Date of Award


Document Type


Degree Name

Master of Arts (MA)


Geography and Geology

First Advisor

Dr. Jeff Peake


Anthropogenic influences frequently produce more lasting effects on the landscape than natural forces (Hook, 1994). Many areas of the world have been altered to accommodate human needs. Throughout history, rivers have been diverted or dammed in attempts to provide safe travel routes, irrigation, or energy. Gifford Point is as much a product of human forces - the need for a stable, navigable waterway - as it is of the Missouri River from which it was originally formed. This study explores the factors contributing to geomorphic changes to the point during the past 100 years with emphasis on anthropogenic changes resulting from river stabilization in the 1930s. The main question posed for this study was: What geomorphic changes were produced by United States Army Corps of Engineers river channelization work and how did these changes compare to Gifford Point's pre-stabilization geomorphology? This study explored the factors contributing to that geomorphic change. The problem was approached by visually interpreting historical material such as maps, satellite imagery, and aerial photographs to determine the geomorphology prior to and after river stabilization. Substrate and dendrochronological samples obtained from an area of the point which had undergone stabilization work, along with field checks and interviews were used to verify information obtained from historical material. The shift of Gifford Point from a northeast-southwest orientation in the early 1800s to its current east-west position was illustrated by overlaying a series of historical maps (1851 - 1975). Aerial photographs (1938, 1972, and 1982) and a 1985 Landsat Thematic Mapper (TM) image provided information regarding landcover and geomorphic changes resulting from the United States Army Corps of Engineers (USACE) river channelization work, farming, and logging operations. Substrate samples provided a picture of the point's geologic structure and flood history. Dendrochronology played a key role in estimating when surfaces of the point stabilized above the mean-annual-ffow level and, along with historical material, helped delineate the most stable area of the point. Results indicate that anthropogenic processes have produced the most substantial changes during the past 100 years. The results also suggest that tree age corresponds well with point stabilization and can be used to estimate when surfaces first reach an elevation above-mean-annual flow. This study also provides the ground work for more selective studies of the processes affecting the point's morphology.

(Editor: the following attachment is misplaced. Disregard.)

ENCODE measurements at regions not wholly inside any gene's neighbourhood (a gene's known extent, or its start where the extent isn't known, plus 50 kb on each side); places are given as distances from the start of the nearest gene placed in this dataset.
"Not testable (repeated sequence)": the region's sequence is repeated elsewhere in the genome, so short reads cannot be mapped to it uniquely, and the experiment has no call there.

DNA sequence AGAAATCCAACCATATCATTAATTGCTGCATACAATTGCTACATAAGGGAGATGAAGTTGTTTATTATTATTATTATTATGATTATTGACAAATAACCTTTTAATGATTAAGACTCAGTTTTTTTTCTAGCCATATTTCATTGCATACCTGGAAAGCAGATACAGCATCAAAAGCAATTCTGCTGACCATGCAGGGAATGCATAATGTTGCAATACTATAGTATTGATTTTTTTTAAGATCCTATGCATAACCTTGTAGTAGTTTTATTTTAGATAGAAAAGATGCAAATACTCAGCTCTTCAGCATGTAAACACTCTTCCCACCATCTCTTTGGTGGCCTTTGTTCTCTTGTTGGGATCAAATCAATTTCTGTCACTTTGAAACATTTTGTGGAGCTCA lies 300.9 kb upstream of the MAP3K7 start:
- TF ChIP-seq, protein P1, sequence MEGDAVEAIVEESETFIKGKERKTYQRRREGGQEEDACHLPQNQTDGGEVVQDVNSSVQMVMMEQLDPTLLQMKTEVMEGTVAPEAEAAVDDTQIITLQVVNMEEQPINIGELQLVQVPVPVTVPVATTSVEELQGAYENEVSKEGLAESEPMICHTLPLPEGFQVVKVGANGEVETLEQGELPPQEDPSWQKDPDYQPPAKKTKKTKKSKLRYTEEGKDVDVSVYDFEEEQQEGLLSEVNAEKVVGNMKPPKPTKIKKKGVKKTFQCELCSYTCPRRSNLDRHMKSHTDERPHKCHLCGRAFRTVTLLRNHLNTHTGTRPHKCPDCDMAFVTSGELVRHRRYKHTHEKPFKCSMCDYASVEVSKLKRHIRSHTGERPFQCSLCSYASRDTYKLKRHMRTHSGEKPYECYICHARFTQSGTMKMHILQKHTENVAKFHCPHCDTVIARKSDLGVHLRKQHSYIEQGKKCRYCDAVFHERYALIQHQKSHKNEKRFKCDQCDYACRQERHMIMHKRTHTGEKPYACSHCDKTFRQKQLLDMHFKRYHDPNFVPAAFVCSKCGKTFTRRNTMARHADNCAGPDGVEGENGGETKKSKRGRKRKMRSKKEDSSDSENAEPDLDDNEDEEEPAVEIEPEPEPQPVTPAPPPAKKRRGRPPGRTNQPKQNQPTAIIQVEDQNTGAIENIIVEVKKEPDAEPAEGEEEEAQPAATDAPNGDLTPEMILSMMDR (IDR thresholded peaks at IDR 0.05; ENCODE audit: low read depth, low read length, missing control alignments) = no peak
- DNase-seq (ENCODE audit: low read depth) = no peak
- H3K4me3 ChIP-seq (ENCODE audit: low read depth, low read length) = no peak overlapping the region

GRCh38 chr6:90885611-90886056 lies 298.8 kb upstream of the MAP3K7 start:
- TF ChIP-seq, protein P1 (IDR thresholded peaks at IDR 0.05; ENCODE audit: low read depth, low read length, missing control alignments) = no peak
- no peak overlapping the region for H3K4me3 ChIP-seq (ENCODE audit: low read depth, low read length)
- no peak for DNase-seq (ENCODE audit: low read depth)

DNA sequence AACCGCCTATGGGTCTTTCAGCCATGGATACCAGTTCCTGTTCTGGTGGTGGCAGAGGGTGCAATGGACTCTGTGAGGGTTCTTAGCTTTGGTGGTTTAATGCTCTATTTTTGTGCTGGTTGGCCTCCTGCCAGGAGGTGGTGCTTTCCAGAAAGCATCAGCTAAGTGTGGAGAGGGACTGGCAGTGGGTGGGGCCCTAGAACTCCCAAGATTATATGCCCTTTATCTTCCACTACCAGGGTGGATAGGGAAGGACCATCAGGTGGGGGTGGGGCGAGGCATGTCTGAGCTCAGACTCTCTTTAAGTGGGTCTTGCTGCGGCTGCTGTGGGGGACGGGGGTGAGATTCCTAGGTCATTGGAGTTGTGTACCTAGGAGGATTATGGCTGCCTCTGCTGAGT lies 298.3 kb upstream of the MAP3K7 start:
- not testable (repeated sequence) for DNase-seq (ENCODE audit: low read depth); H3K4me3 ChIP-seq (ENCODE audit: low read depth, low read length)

A Thesis Presented to the Department of Geography-geology and the Faculty of the Graduate College University of Nebraska in Partial Fulfillment of the Requirements for the Degree Master of Arts University of Nebraska at Omaha. Copyright 1996, Constance L. Watson

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